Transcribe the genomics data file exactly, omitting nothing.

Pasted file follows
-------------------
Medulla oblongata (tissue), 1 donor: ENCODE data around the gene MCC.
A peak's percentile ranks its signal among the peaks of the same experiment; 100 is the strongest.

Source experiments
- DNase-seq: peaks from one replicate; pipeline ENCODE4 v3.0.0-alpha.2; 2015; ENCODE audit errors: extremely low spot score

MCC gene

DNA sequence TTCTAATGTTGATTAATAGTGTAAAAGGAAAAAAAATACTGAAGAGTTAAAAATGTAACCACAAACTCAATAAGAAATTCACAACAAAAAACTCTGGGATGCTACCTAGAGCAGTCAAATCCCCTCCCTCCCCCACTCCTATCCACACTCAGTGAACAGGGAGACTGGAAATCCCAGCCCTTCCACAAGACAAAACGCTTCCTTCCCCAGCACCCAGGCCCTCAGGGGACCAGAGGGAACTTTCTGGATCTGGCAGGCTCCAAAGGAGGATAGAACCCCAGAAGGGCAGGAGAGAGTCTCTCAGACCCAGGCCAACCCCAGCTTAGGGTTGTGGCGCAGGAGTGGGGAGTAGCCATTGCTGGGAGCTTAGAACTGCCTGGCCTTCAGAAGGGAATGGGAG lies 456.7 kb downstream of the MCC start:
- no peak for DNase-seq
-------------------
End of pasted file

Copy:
Medulla oblongata (tissue), 1 donor: ENCODE data around the gene MCC.
A peak's percentile ranks its signal among the peaks of the same experiment; 100 is the strongest.

Source experiments
- DNase-seq: peaks from one replicate; pipeline ENCODE4 v3.0.0-alpha.2; 2015; ENCODE audit errors: extremely low spot score

MCC gene

DNA sequence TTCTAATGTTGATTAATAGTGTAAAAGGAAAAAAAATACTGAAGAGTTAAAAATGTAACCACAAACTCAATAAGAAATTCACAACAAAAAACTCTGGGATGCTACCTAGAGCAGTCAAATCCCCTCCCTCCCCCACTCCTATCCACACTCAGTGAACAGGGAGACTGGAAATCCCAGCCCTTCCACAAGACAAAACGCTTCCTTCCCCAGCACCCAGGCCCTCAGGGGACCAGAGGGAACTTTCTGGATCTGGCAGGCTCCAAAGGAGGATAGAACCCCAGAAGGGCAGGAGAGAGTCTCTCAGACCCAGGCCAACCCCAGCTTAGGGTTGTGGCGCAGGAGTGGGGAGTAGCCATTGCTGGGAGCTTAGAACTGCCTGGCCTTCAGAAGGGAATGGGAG lies 456.7 kb downstream of the MCC start:
- no peak for DNase-seq